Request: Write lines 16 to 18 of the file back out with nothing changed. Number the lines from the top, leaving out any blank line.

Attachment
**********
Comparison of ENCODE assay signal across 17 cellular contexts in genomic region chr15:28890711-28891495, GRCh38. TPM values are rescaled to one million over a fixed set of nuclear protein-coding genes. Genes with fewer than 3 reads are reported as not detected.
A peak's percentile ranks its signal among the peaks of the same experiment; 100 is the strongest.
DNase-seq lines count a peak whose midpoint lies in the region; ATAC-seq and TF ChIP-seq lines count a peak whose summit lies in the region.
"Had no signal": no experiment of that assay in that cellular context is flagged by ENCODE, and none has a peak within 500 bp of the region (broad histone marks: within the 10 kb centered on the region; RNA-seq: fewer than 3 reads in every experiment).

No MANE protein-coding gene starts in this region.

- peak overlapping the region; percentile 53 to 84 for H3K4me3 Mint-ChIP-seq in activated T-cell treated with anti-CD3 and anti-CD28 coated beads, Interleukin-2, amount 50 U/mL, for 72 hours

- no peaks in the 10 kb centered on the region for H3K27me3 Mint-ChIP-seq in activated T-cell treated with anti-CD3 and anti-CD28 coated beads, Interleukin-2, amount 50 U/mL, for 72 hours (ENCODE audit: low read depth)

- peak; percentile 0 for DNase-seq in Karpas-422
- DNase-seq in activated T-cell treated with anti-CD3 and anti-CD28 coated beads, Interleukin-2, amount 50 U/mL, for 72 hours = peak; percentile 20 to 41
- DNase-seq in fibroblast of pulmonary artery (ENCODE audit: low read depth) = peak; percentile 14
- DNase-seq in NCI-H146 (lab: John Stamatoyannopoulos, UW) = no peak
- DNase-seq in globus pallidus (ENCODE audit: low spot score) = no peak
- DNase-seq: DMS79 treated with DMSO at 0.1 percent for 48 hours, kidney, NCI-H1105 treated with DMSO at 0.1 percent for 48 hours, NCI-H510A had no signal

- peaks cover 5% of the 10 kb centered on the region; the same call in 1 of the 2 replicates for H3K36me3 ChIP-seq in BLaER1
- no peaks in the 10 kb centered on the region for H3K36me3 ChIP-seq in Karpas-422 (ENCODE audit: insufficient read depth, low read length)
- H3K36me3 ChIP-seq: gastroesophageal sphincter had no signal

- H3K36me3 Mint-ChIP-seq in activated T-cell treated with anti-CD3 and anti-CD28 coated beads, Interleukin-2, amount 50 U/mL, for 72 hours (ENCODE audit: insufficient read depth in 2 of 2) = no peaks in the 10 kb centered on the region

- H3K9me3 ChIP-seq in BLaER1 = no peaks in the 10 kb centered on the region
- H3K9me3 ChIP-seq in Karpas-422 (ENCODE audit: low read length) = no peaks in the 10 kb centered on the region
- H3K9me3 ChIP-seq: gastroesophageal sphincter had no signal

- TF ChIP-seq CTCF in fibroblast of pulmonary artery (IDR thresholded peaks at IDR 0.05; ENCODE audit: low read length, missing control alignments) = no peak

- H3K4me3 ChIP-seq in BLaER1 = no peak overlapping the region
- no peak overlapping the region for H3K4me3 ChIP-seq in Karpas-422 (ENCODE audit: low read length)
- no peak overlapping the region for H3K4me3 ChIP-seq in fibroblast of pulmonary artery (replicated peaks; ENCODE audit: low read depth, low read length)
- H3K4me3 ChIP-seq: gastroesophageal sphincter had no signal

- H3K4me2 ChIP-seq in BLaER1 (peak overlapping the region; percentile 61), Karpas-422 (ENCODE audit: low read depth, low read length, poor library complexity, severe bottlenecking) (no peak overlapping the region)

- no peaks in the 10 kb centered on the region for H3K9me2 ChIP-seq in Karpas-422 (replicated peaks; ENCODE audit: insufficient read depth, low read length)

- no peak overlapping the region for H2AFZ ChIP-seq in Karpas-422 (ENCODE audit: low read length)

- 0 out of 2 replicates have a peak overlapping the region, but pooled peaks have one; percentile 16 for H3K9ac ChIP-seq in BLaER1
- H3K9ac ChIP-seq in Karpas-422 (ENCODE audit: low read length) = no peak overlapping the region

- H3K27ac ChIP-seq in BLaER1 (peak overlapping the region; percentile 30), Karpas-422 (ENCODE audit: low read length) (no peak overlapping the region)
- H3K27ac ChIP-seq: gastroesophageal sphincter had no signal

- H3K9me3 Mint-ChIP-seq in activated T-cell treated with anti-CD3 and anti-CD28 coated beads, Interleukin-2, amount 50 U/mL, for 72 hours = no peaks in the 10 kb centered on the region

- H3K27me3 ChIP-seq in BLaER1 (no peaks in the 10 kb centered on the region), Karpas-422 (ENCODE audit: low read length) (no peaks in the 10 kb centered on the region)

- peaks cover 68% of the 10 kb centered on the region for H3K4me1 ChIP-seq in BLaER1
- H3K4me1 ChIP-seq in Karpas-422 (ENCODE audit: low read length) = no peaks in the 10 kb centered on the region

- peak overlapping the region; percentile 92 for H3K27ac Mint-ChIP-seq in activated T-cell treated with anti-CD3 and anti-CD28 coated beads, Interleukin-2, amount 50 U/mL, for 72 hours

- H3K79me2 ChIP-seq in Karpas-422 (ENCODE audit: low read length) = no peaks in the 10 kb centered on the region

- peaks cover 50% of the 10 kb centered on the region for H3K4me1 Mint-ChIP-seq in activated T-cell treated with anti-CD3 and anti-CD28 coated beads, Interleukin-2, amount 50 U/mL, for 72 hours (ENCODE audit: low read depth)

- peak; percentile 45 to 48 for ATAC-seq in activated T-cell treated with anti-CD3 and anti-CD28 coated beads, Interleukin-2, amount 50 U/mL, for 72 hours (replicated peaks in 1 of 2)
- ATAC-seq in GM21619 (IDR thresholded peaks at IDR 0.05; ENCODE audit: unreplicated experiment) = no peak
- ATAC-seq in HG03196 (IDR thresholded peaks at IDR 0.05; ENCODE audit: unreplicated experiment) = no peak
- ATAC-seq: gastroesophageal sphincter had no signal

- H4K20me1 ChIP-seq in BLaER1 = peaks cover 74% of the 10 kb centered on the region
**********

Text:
- H3K36me3 ChIP-seq: gastroesophageal sphincter had no signal

- H3K36me3 Mint-ChIP-seq in activated T-cell treated with anti-CD3 and anti-CD28 coated beads, Interleukin-2, amount 50 U/mL, for 72 hours (ENCODE audit: insufficient read depth in 2 of 2) = no peaks in the 10 kb centered on the region

- H3K9me3 ChIP-seq in BLaER1 = no peaks in the 10 kb centered on the region